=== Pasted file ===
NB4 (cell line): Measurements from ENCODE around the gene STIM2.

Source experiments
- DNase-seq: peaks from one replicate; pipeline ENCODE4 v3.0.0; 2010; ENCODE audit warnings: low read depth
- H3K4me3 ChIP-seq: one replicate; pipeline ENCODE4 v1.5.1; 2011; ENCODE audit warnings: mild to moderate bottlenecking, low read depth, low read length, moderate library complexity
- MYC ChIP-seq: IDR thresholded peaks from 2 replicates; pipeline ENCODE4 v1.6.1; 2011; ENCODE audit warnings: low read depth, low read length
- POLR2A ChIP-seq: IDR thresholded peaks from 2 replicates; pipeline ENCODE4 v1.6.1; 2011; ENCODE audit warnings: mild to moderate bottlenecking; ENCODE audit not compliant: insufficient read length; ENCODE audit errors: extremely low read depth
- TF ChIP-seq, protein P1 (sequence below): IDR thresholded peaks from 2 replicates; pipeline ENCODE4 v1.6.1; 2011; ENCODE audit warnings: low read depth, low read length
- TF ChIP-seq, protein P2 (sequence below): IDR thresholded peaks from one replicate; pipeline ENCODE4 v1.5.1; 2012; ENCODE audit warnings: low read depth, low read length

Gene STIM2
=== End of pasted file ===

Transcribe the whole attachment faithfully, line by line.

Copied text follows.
NB4 (cell line): Measurements from ENCODE around the gene STIM2.

Source experiments
- DNase-seq: peaks from one replicate; pipeline ENCODE4 v3.0.0; 2010; ENCODE audit warnings: low read depth
- H3K4me3 ChIP-seq: one replicate; pipeline ENCODE4 v1.5.1; 2011; ENCODE audit warnings: mild to moderate bottlenecking, low read depth, low read length, moderate library complexity
- MYC ChIP-seq: IDR thresholded peaks from 2 replicates; pipeline ENCODE4 v1.6.1; 2011; ENCODE audit warnings: low read depth, low read length
- POLR2A ChIP-seq: IDR thresholded peaks from 2 replicates; pipeline ENCODE4 v1.6.1; 2011; ENCODE audit warnings: mild to moderate bottlenecking; ENCODE audit not compliant: insufficient read length; ENCODE audit errors: extremely low read depth
- TF ChIP-seq, protein P1 (sequence below): IDR thresholded peaks from 2 replicates; pipeline ENCODE4 v1.6.1; 2011; ENCODE audit warnings: low read depth, low read length
- TF ChIP-seq, protein P2 (sequence below): IDR thresholded peaks from one replicate; pipeline ENCODE4 v1.5.1; 2012; ENCODE audit warnings: low read depth, low read length

Gene STIM2